Cultural appropriation is a hot topic in the literary world at the moment, what with Lionel Shriver’s recent key note pushing back against what she feels is political correctness gone mad, and the inevitable blow-back she received as others circled the wagons (for my part, I think both parties are wrong). Vesuvius, though, is obviously not a case of appropriation as much as it is stale tropes that were rankly offensive when they first surfaced, let alone more than a century later. What is worse is that we all know Gatiss is better than this – his work in Doctor Who and Sherlock (“The Abominable Bride” aside…) are some of television’s better efforts, so it’s not as if the man is a serial offender or endemically prejudiced.

I can only hope that this is a singular misstep in an otherwise reputable career. Evidently Vesuvius has been in production for the small screen for a while. Hopefully they clean it up a bit.

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Sexuality in Fiction

Some quick thoughts on Sexuality in Fiction

One of the hurdles I’m facing in starting to write works of fiction concerns something that, divorced from our strange and crazy society, should be a fairly straightforward affair.
How far do I want to go in describing sexuality and sexual acts?

Given that my aim is to write speculative fiction, with rounded characters, it seems necessary, at some point, that these characters will engage in sexual acts. How do I present them? I suppose it’ll just be whatever the situation calls for.
It’s certainly not that I’m a prude – if you’ve had the good fortune to come across a copy of Alan Moore’s 25,000 Years of Erotic Freedom, it gives a good synopsis, aside from some questionable anthropological claims, of where I stand on the matter (and if you haven’t, there seem to be torrents available, though it is worth it to get yourself a hard copy). Despite that, I’m still the product of the society I’ve grown up in – Anglo-Saxon, predominantly Christian – which leaves me feeling, if only slightly, a bit reticent about the whole matter. I’m certainly on-board with the effort to “reclaim” erotica – prescriptivist though I might be when it comes to the written word, I think the realm of the censor is vanishingly small in any properly free and democratic society – but I am left with the question of how and when to engage in it. Ideally, should all adult fiction, where it is not egregiously inappropriate, include a modicum of the erotic in the future? Should it be relegated to those works that have as their main focus the erotic? Is the sexual meant only to titillate, or, should we instead seek to normalise it, and return it once-more to the common place position it seems to have held for our ancient forebears?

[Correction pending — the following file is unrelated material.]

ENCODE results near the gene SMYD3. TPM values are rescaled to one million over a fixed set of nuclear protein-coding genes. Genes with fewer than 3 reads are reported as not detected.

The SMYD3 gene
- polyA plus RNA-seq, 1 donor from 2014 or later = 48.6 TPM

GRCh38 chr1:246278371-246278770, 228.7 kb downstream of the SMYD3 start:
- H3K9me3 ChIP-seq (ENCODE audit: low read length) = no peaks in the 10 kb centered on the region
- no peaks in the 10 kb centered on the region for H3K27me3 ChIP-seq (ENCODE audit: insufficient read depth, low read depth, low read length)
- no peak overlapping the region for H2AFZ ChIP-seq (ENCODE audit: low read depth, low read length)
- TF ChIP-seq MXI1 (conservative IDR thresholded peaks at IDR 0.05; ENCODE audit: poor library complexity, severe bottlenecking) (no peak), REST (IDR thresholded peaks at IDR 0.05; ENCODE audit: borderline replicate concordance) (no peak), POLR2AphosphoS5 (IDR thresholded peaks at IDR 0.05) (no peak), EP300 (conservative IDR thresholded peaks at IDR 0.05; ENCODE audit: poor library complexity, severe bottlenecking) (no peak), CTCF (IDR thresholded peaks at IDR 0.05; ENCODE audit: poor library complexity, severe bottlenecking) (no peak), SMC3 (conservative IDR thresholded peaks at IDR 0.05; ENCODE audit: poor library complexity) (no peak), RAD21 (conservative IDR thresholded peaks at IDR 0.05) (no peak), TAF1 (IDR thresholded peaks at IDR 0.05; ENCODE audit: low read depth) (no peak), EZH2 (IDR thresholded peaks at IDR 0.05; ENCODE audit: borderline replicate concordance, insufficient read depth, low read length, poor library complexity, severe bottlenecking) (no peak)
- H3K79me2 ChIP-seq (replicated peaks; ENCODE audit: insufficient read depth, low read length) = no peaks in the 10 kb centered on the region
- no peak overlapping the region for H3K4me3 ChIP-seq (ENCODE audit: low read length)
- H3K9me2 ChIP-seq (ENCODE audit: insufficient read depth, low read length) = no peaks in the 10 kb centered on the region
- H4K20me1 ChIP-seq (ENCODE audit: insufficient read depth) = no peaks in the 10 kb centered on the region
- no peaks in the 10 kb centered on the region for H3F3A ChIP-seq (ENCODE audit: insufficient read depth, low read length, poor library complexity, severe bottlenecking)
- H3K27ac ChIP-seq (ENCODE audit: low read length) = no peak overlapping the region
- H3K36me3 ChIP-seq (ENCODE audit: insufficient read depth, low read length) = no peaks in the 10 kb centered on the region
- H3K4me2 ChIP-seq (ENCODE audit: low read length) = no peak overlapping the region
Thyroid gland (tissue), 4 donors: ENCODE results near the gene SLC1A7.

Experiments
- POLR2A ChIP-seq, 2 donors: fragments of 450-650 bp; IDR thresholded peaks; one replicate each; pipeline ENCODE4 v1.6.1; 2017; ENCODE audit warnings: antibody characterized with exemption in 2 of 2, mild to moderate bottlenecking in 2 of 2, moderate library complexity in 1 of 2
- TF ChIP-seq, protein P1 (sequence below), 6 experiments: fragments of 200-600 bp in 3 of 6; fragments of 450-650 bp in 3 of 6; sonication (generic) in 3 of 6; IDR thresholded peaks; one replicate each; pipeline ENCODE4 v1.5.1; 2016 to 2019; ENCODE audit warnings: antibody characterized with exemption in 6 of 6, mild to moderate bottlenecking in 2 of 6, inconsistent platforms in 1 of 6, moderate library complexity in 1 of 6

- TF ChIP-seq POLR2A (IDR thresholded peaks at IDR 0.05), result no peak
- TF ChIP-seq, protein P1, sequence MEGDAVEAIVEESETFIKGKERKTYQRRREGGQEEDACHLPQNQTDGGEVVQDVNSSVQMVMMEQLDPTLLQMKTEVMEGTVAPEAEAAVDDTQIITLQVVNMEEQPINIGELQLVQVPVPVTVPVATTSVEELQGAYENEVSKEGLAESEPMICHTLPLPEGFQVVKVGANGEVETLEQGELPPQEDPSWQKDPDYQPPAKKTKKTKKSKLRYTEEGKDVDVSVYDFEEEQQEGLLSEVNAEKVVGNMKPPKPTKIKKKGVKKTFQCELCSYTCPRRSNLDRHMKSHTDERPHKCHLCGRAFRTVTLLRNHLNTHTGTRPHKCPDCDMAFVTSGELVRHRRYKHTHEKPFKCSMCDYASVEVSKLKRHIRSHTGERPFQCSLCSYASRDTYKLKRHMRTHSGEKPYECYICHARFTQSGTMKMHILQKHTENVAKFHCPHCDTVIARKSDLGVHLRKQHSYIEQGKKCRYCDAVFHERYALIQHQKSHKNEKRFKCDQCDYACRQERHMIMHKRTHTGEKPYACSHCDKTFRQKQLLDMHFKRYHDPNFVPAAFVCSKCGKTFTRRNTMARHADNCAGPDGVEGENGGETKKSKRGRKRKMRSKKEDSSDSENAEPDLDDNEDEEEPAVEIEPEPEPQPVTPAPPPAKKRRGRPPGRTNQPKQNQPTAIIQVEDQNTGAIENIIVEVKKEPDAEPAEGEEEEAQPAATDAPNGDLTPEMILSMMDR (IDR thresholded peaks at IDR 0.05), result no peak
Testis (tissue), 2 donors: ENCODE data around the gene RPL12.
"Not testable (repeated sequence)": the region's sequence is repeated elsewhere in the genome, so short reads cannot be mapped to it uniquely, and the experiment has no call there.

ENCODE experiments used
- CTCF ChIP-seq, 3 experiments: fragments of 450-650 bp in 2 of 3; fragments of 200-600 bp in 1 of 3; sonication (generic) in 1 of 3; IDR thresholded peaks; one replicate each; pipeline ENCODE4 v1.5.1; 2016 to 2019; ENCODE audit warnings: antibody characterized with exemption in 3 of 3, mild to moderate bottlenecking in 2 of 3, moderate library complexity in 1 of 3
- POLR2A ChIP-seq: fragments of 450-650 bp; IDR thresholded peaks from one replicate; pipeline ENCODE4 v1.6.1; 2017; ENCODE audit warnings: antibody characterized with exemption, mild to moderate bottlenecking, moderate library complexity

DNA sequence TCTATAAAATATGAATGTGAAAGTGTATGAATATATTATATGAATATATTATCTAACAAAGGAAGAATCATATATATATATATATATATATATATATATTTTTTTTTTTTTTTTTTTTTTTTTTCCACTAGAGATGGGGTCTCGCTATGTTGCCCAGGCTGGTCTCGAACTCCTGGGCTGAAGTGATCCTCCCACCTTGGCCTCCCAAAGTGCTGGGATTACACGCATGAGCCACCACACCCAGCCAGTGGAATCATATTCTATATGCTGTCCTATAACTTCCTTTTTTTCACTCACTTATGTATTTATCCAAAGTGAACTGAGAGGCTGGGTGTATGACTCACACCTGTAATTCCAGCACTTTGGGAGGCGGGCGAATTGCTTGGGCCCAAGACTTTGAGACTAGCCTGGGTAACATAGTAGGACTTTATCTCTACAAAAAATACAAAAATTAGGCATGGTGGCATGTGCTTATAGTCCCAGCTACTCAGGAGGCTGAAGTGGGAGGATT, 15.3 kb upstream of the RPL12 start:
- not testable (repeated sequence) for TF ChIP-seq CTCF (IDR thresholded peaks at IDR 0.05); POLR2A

Back to the question of execution – I don’t imagine I’d trip up so thoroughly as to write something “porny,” as, of course, that’s not really my intention. While it might be nice to one day be mentioned in the Literary Review, I’ll aim clear of their Bad Sex in Fiction award. I am concerned about essentialising my characters, though. One of my hopes is to be able to write with a wider character palette than just the normal hetero/white set you see in sci-fi and fantasy of the past, but, by the same token, I don’t want it to come off as some ham-fisted affirmative action effort, either. I don’t want to have gay characters, for example, simply be an otherwise-blank canvas dominated by their sexuality. These concerns, of course, extend beyond orientation and cover aspects like race and creed, too. But sexuality, unlike race or (non)religious affiliation, is something a great deal more fundamental to who we are as humans. If I’m going to achieve anything by way of what I write, I don’t want this to slip by the way-side.
As I said earlier, I suppose we’ll just have to wait and see how it turns out!